This month LABM looks at Neighbourhoods of the Future 2019, Creating a brighter future for our older selves. This report asks the questions: In an ideal world, what could our homes and neighbourhoods look like in 10 to 20 years’ time? What should we be doing now to disrupt the status quo and make this vision a reality
Ian Spero, Founder, Agile Ageing Alliance (AAA), states: “How many of us will get to enjoy the luxury of growing old in the comfort of our own home, when the majority of UK housing stock is not fit for purpose?”
Neighbourhoods of the Future 2019, Creating a brighter future for older ourselves seeks to challenge the status quo by asking stakeholders in this complex area what in an ideal world homes and neighbourhoods, could look like in 190 to 20 years’ time, and what steps must be taken now to make their vision a reality. Their ideas are laid out with creative flair but without losing sight of the ‘real world’ challenges specific to their respective disciplines. The articles have been grouped under six headings:
• Health & Care
• Ageing Societies
The whitepaper states that: ‘Fundamentally we still build homes the way we did hundreds of years ago. Whilst technology corporations, telecommunication companies, the automotive and aerospace industries are advancing at incredible rates, the house building industry is stagnant and it’s genuinely time for systematic change.’
Answering this call for change the whitepaper addresses the challenge through the eyes of different types of housebuilder. From Community Land Trusts to the largest international developers such as the Grosvenor Group, which is committed to encouraging relevant stakeholders to work together in recognising the issue pertaining to age-friendly cities.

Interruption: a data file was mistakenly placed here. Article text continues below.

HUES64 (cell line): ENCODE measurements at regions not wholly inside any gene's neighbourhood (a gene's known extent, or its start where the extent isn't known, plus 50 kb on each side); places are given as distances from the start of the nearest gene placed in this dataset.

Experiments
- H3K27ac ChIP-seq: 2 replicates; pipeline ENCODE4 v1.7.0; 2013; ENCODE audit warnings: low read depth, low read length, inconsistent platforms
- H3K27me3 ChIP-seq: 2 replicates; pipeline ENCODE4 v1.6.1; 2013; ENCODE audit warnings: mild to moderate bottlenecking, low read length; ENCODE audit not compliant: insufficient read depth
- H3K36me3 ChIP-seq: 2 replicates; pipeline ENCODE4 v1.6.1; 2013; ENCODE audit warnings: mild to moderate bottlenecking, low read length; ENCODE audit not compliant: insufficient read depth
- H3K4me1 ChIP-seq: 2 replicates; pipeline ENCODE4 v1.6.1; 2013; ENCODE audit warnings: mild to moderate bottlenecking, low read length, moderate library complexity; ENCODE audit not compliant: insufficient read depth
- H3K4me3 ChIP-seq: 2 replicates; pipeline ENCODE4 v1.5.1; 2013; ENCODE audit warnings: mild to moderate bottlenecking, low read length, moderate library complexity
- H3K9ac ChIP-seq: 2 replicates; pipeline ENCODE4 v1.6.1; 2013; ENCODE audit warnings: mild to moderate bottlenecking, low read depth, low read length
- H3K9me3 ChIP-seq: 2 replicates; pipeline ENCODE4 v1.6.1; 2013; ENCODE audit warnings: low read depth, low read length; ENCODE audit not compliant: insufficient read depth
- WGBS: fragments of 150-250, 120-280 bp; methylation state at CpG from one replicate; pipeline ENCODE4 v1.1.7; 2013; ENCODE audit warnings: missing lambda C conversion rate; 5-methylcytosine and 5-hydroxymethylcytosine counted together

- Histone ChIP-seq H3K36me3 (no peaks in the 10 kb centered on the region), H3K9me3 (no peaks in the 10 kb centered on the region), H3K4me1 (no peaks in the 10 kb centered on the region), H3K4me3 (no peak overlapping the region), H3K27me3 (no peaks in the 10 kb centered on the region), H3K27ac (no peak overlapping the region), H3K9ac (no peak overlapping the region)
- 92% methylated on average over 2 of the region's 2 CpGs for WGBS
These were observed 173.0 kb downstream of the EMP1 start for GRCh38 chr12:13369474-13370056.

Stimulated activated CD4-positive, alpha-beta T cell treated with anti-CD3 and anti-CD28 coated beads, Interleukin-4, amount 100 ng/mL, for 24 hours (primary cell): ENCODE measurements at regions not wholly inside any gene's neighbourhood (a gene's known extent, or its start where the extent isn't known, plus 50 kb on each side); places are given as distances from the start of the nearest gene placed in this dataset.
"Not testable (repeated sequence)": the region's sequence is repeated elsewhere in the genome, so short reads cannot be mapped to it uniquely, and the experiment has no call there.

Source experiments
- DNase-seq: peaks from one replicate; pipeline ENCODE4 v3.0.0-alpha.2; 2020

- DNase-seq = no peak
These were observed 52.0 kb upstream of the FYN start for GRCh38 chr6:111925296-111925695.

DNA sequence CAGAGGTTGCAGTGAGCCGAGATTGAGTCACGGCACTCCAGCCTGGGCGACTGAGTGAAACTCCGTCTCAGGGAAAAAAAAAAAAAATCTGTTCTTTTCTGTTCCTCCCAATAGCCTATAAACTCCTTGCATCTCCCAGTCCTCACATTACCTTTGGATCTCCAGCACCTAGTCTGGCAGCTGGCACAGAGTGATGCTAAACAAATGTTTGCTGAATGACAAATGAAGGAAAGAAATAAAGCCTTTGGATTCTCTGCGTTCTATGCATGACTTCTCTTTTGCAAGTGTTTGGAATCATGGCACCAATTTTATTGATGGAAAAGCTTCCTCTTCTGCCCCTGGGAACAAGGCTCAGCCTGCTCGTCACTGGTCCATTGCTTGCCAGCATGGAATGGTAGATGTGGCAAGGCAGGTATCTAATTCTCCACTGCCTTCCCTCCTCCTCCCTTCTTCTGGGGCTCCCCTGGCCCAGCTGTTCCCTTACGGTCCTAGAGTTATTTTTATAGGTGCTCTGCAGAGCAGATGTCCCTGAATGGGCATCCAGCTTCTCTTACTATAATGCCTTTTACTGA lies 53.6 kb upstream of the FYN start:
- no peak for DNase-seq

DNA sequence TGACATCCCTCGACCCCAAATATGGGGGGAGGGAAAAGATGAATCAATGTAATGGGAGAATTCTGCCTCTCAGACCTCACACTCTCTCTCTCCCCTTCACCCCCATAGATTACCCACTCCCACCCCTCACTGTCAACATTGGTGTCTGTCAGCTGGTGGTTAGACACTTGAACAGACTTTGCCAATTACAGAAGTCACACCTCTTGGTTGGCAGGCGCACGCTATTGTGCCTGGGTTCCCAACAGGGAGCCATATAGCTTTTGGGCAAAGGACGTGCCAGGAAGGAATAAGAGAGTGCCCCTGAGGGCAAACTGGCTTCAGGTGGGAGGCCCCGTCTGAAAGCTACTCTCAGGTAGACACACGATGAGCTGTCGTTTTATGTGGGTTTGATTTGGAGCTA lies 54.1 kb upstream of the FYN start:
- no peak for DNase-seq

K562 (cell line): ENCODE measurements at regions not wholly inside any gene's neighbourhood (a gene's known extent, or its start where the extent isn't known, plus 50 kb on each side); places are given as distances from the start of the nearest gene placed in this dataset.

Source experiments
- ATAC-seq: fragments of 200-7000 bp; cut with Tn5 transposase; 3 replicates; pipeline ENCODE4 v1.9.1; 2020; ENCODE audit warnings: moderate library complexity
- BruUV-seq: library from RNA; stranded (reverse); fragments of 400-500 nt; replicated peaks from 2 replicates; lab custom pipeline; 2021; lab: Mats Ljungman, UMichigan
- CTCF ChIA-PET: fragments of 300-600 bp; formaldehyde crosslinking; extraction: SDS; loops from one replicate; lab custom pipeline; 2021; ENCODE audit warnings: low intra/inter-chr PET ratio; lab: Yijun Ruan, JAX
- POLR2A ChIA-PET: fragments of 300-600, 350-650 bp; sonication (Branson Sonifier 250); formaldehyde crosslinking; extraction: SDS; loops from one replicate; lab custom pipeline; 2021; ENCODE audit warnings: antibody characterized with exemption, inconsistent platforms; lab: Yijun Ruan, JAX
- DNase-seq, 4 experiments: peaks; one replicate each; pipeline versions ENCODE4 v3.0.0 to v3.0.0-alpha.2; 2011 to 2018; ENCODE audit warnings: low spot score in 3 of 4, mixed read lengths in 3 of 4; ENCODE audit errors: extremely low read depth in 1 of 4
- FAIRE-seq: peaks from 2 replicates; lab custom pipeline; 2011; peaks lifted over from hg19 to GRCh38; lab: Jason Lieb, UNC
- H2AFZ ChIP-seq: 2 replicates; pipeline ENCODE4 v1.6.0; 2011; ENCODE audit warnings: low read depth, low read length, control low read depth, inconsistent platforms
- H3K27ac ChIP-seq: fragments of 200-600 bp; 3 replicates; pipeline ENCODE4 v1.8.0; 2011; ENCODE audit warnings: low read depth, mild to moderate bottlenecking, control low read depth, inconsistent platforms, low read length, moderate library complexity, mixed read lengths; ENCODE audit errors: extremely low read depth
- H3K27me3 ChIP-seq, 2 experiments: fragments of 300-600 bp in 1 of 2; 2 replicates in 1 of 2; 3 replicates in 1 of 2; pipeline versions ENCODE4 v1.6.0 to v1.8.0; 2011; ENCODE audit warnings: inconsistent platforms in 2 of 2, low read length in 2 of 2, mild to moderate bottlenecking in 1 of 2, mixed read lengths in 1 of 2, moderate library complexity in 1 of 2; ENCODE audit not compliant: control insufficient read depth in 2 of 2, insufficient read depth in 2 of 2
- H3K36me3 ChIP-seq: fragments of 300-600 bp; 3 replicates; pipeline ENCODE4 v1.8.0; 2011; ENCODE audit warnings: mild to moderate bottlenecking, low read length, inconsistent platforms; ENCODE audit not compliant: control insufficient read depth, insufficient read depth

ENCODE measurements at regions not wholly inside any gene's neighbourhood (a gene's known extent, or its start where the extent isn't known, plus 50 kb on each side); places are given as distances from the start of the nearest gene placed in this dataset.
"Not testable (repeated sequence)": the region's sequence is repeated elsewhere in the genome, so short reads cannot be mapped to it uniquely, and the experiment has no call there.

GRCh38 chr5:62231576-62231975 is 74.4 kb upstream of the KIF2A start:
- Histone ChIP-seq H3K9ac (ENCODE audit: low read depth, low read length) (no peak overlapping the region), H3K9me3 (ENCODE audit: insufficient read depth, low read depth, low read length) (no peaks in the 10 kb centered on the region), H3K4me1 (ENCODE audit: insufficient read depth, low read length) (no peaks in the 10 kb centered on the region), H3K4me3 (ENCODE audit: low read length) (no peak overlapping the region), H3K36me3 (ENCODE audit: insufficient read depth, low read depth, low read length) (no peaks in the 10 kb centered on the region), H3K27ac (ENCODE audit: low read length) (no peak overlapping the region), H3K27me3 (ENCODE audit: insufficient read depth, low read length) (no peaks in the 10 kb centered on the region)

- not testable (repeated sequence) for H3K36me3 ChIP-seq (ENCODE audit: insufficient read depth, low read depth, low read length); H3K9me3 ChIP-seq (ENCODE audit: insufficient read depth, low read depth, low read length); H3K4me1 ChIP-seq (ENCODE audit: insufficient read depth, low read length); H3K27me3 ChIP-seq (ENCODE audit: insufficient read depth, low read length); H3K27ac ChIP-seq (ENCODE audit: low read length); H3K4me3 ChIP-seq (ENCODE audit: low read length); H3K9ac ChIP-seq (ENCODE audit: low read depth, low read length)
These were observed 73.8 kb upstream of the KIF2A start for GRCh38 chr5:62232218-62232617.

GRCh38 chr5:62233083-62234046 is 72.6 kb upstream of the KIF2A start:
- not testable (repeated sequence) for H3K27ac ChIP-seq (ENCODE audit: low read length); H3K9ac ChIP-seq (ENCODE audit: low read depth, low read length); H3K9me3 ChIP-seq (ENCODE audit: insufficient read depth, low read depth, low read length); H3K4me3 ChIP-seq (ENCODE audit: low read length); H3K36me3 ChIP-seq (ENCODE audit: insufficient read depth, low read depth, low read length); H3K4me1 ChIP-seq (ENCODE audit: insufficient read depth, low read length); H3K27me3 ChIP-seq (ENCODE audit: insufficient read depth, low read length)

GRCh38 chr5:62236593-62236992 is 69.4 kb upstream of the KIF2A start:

The 18 articles in the section of the report looking at housing include: Homes for later life, The next generation of housing is rolling off the line and Community Land Trusts – More power to the people.
LABM briefly focuses on the article, Homes for our future selves – A view from the front line authored by Sue Coles, university of the 3rd Age (U3A) and Sam Mauger, Chief Executive, The Third Age Trust. An account is given of their attendance at the Neighbourhoods of the Future conference, here a striking point far from the image sometimes portrayed in the media as ‘a problem’, rarely focusing on what they can contribute. This so called ‘deficit model’ focuses exclusively on the negative aspects of ageing. Speakers at the conference painted a future where: ‘Older people are not just the beneficiaries of neighbourhoods of the future, they also have a key role to play in their creation. Our desire to participate does not decrease with age.’ What was wanted was a future where there are opportunities, not just for better housing, but for living longer, healthier, independent and more fulfilling. Some of the key ‘takeaways’ from the conference were:
• Older people are a real market opportunity.
• Product design needs to be inclusive.
• Older adults want to engage in a conversation about the future.
Contributors to this section say it’s time for designers to flex their creative muscles Paul Priestman points out that mobility is at the heart of extending our healthy lives. Paul’s article explores ways we can rethink transport to improve individual experience. Complementing this, Sebastian Conran believes that soon it will be social/companion robots that will share our personal space, interact with us and with each other, to provide emotional engagement and entertainment.